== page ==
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The prevalence and intraoral distribution of periodontal attachment loss in a birth cohort of 26-year-olds
W.M. Thomson, , Pack A.R.C.
Published in Wiley
PMID: 11156040
Volume: 71
Issue: 12
Pages: 1840 - 1845
Background: Most research efforts in periodontal epidemiology have focused on middle-aged or older people, giving a picture of disease occurrence at a relatively late stage in the natural history of the condition. There is a paucity of comprehensive descriptive data from younger age groups. Understanding the epidemiology and clinical presentation of the condition earlier in the disease course may enable more appropriate interventions. Methods: The aim of this study was to describe the occurrence of gingival recession, probing depth, periodontal attachment loss (AL), and gingivitis among participants at age 26 in the Dunedin Multidisciplinary Health and Development Study. Gingival recession and probing depth were measured at 3 sites per tooth in 2 randomly selected contralateral quadrants. Results: At age 26, 980 (96.2%) of the surviving cohort participated and periodontal data were available for 914 individuals. Over 70% of the sample had one or more teeth with ≥1 mm of gingival recession and it was observed at over 20% of midbuccal sites. Over 15% had 1 or more sites with probing depths of ≥4 mm and nearly 20% had 1 or more sites with ≥4 mm of AL. The extent of gingival recession was greatest for midbuccal sites on mandibular premolars, followed by midbuccal sites on maxillary premolars and mandibular molars. In the mandible, more distolingual sites had probing depths of ≥4 mm, but a higher percentage of mesiobuccal sites was affected in the maxilla, and molars were the most affected, followed by premolars, incisors, and canines. Bleeding after probing was more extensive in the mandible than in the maxilla. Conclusions: Periodontal disease appears to be well-established among a small proportion of young adults. The prevalence of gingival recession was higher than expected, with clear differences by site. Pocketing and AL were more prevalent in mesiobuccal and distolingual sites than the buccal sites, with differences between the jaws. J Periodontol 2000;71:1840-1845.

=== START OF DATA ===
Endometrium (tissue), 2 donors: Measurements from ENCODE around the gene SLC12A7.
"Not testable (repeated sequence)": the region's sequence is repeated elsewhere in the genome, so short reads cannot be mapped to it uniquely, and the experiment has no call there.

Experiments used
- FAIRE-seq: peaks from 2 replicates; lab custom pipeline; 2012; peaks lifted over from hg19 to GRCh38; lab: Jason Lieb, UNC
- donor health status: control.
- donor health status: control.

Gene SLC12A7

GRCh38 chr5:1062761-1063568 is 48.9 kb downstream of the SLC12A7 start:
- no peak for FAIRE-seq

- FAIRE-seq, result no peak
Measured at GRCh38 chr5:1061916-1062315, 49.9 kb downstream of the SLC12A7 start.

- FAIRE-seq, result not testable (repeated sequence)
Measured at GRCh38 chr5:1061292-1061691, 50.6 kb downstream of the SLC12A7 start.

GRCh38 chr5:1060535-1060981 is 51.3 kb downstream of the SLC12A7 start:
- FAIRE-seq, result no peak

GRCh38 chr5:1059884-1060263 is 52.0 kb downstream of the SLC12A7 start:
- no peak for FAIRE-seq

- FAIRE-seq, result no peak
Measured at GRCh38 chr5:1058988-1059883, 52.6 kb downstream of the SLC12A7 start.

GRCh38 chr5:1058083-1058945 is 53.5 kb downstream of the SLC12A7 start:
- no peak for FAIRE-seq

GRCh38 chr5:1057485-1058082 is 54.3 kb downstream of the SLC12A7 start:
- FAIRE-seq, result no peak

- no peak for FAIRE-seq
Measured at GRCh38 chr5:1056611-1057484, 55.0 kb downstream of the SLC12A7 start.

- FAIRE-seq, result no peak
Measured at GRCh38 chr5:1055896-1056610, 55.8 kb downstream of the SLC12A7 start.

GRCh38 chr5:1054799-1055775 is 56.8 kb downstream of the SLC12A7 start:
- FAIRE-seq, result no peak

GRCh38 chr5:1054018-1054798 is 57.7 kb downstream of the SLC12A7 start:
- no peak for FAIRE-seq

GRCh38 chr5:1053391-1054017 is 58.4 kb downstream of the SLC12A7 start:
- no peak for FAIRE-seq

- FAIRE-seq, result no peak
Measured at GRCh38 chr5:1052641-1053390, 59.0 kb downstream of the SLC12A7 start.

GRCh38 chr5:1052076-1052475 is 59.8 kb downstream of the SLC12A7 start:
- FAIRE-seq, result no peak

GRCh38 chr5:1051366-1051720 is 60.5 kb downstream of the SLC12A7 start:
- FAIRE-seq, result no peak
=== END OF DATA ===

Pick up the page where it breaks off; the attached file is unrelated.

About the journal
JournalData powered by TypesetJournal of Periodontology
PublisherData powered by TypesetWiley
Open AccessNo